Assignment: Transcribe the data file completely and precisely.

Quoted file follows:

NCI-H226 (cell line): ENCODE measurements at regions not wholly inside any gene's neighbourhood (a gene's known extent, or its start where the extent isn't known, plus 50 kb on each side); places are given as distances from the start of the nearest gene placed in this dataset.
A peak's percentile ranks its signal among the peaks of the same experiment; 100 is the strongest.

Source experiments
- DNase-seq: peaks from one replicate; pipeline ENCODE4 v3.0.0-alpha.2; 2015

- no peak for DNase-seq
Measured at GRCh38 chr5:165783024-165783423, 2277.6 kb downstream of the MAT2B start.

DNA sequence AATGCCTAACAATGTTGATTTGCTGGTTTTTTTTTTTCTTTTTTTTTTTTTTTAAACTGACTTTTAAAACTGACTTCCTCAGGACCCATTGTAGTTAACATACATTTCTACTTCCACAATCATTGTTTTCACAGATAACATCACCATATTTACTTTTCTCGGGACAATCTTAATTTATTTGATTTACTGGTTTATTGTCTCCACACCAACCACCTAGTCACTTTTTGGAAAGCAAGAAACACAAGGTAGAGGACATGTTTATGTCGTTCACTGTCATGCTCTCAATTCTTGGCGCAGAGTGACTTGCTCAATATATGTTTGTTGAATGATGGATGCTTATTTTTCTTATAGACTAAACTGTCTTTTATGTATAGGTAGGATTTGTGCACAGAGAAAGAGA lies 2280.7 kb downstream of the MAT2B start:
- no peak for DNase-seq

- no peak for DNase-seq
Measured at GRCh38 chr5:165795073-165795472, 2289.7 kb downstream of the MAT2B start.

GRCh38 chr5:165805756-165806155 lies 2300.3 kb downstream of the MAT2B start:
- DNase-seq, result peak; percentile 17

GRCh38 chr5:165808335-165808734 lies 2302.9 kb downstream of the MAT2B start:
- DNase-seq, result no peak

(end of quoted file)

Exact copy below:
NCI-H226 (cell line): ENCODE measurements at regions not wholly inside any gene's neighbourhood (a gene's known extent, or its start where the extent isn't known, plus 50 kb on each side); places are given as distances from the start of the nearest gene placed in this dataset.
A peak's percentile ranks its signal among the peaks of the same experiment; 100 is the strongest.

Source experiments
- DNase-seq: peaks from one replicate; pipeline ENCODE4 v3.0.0-alpha.2; 2015

- no peak for DNase-seq
Measured at GRCh38 chr5:165783024-165783423, 2277.6 kb downstream of the MAT2B start.

DNA sequence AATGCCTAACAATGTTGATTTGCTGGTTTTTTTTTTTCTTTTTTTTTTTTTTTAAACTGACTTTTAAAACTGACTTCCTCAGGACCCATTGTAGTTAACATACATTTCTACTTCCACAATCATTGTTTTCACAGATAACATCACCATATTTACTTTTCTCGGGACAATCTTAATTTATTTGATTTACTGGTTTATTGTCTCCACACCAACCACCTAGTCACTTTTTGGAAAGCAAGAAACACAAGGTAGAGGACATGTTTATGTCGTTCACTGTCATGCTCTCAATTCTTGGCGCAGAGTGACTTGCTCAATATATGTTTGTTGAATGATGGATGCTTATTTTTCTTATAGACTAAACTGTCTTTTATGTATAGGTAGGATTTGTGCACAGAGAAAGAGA lies 2280.7 kb downstream of the MAT2B start:
- no peak for DNase-seq

- no peak for DNase-seq
Measured at GRCh38 chr5:165795073-165795472, 2289.7 kb downstream of the MAT2B start.

GRCh38 chr5:165805756-165806155 lies 2300.3 kb downstream of the MAT2B start:
- DNase-seq, result peak; percentile 17

GRCh38 chr5:165808335-165808734 lies 2302.9 kb downstream of the MAT2B start:
- DNase-seq, result no peak